One week remains until Opening Day. As the Mets approached their final Spring Training off-day on Thursday, they were left with seven-plus days to figure out their roster mix and more, with plenty of questions still front-of-mind.
Here are the three most pressing as the Mets enter their final stretch before the regular season.
Will the Mets complete extensions with two of their stars?
Francisco Lindor, who has been on a tear at the plate, has made it clear that he won’t negotiate past March. If he hasn’t agreed to a new deal by Opening Day, he will play out the season and enter free agency alongside premium shortstops Corey Seager, Carlos Correa, Javier Báez and Trevor Story.
Earlier this month, Lindor confirmed that he’s talking to the Mets, but he was reticent to discuss the details, as was Michael Conforto, who also confirmed that talks are ongoing.
“At this point, I’m pretty much just focused on baseball,” Conforto said. “I’m not really interested in speaking about the contract stuff. It’s between me, my family, my agent and the team.”
Mets president Sandy Alderson did not respond to a message on Wednesday inquiring about the state of the negotiations, but he’s been open in saying he would like to lock up both players if possible. Alderson also mentioned Noah Syndergaard as a potential extension candidate, but the pitcher — who is rehabbing from Tommy John surgery — has not spoken publicly in more than a year. Another pending free agent, Marcus Stroman, hasn’t discussed contract matters; he said he’s fine with exploring the open market next winter.
That leaves Lindor and Conforto as the two players worth watching on the extension front. The Mets should have answers on both by this time next week.
Who will be the fifth starter?
Manager Luis Rojas has all but said outright that David Peterson will be the fourth starter behind Jacob deGrom, Stroman and Taijuan Walker, leaving one available rotation slot.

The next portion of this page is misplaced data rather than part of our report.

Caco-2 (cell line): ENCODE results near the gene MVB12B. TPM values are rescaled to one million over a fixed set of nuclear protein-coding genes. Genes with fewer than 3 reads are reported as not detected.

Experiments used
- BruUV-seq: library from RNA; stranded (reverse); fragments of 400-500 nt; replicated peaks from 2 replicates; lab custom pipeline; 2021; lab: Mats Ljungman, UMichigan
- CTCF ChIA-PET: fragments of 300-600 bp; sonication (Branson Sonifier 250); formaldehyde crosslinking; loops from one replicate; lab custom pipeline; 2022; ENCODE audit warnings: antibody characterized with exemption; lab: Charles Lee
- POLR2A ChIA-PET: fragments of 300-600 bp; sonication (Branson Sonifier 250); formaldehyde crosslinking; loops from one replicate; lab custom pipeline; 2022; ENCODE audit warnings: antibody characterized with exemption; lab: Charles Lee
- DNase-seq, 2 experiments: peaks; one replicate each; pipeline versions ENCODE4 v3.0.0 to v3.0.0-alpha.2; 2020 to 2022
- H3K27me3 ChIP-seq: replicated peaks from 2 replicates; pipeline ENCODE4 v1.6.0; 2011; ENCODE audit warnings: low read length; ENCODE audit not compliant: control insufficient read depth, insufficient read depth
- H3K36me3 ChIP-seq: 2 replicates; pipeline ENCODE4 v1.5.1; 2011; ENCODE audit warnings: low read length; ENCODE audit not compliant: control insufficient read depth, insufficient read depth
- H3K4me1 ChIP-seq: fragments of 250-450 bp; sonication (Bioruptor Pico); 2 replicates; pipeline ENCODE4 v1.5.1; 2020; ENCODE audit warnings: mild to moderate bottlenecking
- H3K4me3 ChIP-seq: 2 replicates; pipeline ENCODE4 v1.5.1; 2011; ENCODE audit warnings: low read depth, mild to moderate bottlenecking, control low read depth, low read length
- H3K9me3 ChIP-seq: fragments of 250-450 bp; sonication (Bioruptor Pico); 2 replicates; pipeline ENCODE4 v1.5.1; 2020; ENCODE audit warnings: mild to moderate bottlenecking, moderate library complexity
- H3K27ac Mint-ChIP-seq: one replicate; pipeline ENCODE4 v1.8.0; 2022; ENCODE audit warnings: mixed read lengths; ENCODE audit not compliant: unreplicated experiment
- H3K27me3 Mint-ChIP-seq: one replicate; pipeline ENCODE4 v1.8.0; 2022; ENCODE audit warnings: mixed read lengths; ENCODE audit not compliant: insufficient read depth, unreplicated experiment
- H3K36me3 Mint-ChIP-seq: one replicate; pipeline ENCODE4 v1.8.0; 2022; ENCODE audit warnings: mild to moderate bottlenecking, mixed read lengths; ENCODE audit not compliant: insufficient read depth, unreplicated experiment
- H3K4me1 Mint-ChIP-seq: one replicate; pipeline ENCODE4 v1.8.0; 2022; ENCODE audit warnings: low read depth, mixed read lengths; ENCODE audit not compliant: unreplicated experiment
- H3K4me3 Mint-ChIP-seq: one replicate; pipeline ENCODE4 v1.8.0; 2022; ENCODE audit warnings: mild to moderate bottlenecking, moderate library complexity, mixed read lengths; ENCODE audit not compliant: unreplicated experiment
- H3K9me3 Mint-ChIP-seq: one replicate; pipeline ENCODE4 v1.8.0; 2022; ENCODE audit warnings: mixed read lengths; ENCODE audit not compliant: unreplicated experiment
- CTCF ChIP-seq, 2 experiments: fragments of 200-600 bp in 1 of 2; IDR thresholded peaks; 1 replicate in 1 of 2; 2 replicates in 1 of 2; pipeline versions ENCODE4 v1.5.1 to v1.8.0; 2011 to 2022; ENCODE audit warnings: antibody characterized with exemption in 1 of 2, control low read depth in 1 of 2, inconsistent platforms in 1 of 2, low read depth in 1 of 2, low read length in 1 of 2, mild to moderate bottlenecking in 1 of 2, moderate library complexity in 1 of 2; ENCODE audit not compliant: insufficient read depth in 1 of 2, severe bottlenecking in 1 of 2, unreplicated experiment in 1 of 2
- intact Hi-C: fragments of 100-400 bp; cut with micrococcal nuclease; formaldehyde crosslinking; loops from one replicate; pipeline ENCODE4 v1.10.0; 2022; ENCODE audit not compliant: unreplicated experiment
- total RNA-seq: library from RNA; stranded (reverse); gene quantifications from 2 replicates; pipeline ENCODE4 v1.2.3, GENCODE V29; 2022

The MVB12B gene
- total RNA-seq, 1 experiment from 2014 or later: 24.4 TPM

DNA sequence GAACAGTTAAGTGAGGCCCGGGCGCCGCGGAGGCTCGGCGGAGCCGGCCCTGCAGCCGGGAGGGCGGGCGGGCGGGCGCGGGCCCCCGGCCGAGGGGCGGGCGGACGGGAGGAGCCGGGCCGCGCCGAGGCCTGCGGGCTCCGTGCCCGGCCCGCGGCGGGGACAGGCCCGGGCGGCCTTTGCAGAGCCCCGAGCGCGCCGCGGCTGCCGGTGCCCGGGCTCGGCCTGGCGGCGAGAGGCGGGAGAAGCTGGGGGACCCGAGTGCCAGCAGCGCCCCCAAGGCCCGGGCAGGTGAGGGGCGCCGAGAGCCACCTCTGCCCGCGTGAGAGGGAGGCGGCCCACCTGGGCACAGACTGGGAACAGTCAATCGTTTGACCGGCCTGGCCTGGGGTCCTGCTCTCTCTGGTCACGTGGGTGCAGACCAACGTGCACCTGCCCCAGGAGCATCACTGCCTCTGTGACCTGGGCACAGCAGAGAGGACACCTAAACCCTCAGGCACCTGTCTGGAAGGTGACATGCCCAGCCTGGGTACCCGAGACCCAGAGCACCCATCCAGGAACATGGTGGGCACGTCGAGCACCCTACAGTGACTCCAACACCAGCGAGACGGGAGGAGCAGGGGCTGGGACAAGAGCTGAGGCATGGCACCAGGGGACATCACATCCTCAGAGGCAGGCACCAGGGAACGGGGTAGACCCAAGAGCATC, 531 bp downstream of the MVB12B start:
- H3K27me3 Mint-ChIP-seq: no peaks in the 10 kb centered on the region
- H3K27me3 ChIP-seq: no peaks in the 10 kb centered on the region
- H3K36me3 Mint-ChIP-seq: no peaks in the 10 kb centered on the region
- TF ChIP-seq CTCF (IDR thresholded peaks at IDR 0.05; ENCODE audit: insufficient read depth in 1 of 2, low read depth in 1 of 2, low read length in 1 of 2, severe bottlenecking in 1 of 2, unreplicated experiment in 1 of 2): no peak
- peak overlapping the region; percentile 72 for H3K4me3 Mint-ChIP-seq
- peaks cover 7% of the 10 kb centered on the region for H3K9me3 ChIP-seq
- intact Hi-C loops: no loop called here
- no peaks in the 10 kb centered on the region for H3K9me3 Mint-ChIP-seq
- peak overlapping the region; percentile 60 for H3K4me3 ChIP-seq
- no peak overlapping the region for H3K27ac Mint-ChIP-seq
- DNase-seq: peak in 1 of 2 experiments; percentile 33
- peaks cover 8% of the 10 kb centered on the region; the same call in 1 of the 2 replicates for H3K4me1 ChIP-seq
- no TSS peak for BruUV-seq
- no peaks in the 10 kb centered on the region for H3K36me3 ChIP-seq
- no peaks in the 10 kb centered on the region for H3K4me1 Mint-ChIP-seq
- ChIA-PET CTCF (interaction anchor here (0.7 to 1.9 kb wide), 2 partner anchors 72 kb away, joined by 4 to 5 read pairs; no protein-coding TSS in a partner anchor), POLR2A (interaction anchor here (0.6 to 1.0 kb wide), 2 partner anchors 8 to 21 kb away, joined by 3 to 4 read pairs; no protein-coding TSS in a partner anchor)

Until Wednesday, the Mets were deciding between Joey Lucchesi and Jordan Yamamoto for that role, but they optioned Yamamoto (as well as fringe candidate Corey Oswalt) to Triple-A Syracuse following Wednesday’s 3-0 loss to the Cardinals. In so doing, they effectively penciled Lucchesi in as their fifth starter, with the caveat that injuries can still change the situation over the next week.
Neither Lucchesi nor Yamamoto pitched much last season, forcing the Mets to rely on spring performances more than they usually do. They evaluated both players in Grapefruit League games, during which Yamamoto has posted a 1.08 ERA and Lucchesi has produced a 3.24 mark. They also watched the pair closely on the back fields, using cameras, Trackman data and in-person scouting to make additional reads during simulated games.
Both provide extremely different looks — Yamamoto with a six-pitch mix that places less emphasis on his low-velocity fastball, Lucchesi with a bit more power from a funky left-handed delivery. Rojas talked at one point about potentially carrying both starters, “piggybacking” one after the other in a single game. He’s also discussed the possibility of using an opener in games that his fifth starter pitches. Lucchesi is now a prime candidate for that.
So even though the Mets appear to have made their choice, they still must figure out how best to deploy their starting five.
Who will round out the bullpen?
Given the discussion surrounding their rotation, the Mets still lack clarity on their bullpen. If Lucchesi and Yamamoto both make the team, that leaves one less spot for another pitcher.
Heading into the final week of camp, six pitchers are locks: Edwin Díaz, Trevor May, Jeurys Familia, Dellin Betances, Miguel Castro and Aaron Loup. That leaves two spots for some combination of Lucchesi, Yamamoto, Robert Gsellman, Jacob Barnes, Stephen Tarpley and Mike Montgomery. It’s become increasingly likely that Barnes, who cannot be optioned to the Minors, will be included on the roster, which further tightens the situation.
One thing Rojas did make clear is that Betances, who has struggled with both his velocity and results for a second straight camp, isn’t at risk of losing his roster spot. Betances is under guaranteed contract for $6 million.
“This is a guy that, I think at this point, you’ve got to say that he’s part of our bullpen,” Rojas said. “But at the same time, we’ve just got to keep it open, knowing that there’s competition happening as well. We want to leave here with the best team to compete.”